9 Charlotte Lane, Shelburne, Nova Scotia, B0T, Canada
Links and documents
1785/01/01 to 1786/12/31
Listed on the Canadian Register:
Statement of Significance
Description of Historic Place
Built in 1785-1786, the Ross-Thomson house is a large two-and-a-half storey, wood framed structure with a gable roof at the south end and gambrel roof at the north. The former shop and residence was built with its narrow end facing one of Shelburne's main streets. A residential extension was connected to the original structure by one door at ground level. Both the building and its surrounding property are included in the heritage designation.
The historical value of the Ross-Thomson House is associated with its builders and earliest residents. It was built between 1785 and 1786 by brothers George and Robert Ross. The brothers came to Shelburne as Loyalists wanting to escape the American Revolution, as did many of Shelburne’s earliest settlers. The brothers operated an international trading business from the house, ran a small store for local residents, and lived in the residential rear section of the building. In 1815 the store was sold to the brother's former clerk Robert Thomson whose son Robert Ross Thomson continued to operate a store there until his death in 1880. Robert Ross Thomson served for a time as Shelburne’s post master and the post office was located in the store. He also was a lieutenant-colonel of the local militia in the late 1860s, during the Fenian raids, and the room above the store was used at that time as the militia room. The building is currently operated as a museum.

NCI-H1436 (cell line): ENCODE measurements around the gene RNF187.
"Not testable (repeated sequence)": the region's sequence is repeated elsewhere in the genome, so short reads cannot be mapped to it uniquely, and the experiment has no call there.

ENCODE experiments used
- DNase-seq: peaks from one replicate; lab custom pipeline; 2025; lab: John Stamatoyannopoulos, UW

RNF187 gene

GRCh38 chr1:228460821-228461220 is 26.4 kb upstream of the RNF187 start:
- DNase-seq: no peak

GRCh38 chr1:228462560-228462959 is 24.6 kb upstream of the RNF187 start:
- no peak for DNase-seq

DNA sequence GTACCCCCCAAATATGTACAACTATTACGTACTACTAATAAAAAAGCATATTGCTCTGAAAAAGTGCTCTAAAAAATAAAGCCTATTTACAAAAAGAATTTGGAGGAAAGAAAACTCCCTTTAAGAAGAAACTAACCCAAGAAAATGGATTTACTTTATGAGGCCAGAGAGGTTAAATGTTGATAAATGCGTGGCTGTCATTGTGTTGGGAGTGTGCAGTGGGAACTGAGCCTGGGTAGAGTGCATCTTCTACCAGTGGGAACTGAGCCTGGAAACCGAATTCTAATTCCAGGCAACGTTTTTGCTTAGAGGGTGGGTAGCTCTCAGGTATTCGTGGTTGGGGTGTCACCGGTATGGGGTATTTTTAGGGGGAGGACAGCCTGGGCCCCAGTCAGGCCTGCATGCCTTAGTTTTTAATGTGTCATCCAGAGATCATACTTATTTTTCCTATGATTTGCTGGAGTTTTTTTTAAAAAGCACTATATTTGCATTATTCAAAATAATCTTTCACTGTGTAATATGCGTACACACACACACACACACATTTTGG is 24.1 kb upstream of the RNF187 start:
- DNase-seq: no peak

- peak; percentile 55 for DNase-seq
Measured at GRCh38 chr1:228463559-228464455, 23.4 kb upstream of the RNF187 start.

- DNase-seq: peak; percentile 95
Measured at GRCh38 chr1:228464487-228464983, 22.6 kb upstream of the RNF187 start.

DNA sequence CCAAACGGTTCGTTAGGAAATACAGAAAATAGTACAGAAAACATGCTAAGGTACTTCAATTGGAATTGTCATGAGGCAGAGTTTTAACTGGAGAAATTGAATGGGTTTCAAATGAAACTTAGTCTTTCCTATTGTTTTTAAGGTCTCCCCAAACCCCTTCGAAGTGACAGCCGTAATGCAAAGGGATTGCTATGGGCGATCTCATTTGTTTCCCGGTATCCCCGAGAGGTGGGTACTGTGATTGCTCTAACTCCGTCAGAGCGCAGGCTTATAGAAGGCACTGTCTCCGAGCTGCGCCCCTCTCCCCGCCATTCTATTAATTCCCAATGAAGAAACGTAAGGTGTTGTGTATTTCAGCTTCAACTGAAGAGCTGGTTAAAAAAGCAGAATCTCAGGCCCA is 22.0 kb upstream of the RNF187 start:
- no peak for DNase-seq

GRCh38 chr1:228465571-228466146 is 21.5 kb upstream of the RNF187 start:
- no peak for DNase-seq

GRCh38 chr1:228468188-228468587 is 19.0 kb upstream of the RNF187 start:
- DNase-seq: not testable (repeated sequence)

The Ross-Thomson house is valued for its age, as a typical example of buildings constructed during the first years of Loyalist settlement in the area, and as the only remaining eighteenth century store in Nova Scotia. It reflects the history of trade and commerce in Nova Scotia and its contribution to the development of Shelburne. The building also shows a New England architectural influence, typical of many of Nova Scotia's earliest homes.
Source: Nova Scotia Provincial Registry, Heritage Property Program, file no. 016.
Character-defining elements of the Ross-Thomson House include:
- form and massing of the store and the house;
- heavy plank doors, studded, barred and double-locked;
- windows flashed with birch bark cut only in north and west sides of house except for small window high in east wall;
- wood construction on granite foundation;
- fireplace in store with mouldings reminiscent of Italian art recorded 300 years earlier;
- mouldings in Scottish styles and shapes recorded 500 years earlier;
- mail slot in the shutter of north window;
- early hardware.
Province of Nova Scotia
Heritage Property Act
Provincially Registered Property
Theme - Category and Type
- Developing Economies
- Trade and Commerce
- Peopling the Land
Function - Category and Type
- Commerce / Commercial Services
- Shop or Wholesale Establishment
- Single Dwelling
Architect / Designer
Location of Supporting Documentation
Provincial Registry found at Heritage Property Program, 1747 Summer Street, Halifax, NS B3H 3A6
Cross-Reference to Collection
The financial records of the Ross-Thomson store are held by Nova Scotia Archives and Records Management, MG1 vol.911-913A.